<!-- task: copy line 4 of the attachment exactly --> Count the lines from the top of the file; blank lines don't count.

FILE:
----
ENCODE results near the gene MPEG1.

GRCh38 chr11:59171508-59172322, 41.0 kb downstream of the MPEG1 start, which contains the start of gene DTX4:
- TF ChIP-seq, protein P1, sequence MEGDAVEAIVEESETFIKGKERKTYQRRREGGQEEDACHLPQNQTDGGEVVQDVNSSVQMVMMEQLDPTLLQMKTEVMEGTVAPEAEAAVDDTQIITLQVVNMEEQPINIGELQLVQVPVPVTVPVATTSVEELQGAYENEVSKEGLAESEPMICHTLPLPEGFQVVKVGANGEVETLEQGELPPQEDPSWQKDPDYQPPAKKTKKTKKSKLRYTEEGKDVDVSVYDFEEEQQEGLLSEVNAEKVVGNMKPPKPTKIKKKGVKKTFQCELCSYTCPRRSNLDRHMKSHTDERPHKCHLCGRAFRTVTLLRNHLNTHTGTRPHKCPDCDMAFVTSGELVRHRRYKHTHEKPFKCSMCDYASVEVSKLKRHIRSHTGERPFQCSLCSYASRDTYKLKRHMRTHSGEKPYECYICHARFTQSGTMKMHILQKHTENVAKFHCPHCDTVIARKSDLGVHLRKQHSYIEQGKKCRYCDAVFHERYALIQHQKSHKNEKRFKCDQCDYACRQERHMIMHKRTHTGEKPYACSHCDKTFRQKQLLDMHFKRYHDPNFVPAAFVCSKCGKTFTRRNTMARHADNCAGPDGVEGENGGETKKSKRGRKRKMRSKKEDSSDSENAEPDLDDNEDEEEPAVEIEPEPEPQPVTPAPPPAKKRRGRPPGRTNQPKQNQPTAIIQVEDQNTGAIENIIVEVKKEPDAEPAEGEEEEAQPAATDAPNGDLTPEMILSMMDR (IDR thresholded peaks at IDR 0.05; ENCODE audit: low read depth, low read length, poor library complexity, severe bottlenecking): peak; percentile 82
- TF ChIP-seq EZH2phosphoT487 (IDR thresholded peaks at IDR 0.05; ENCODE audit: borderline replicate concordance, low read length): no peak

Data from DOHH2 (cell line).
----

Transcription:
- TF ChIP-seq EZH2phosphoT487 (IDR thresholded peaks at IDR 0.05; ENCODE audit: borderline replicate concordance, low read length): no peak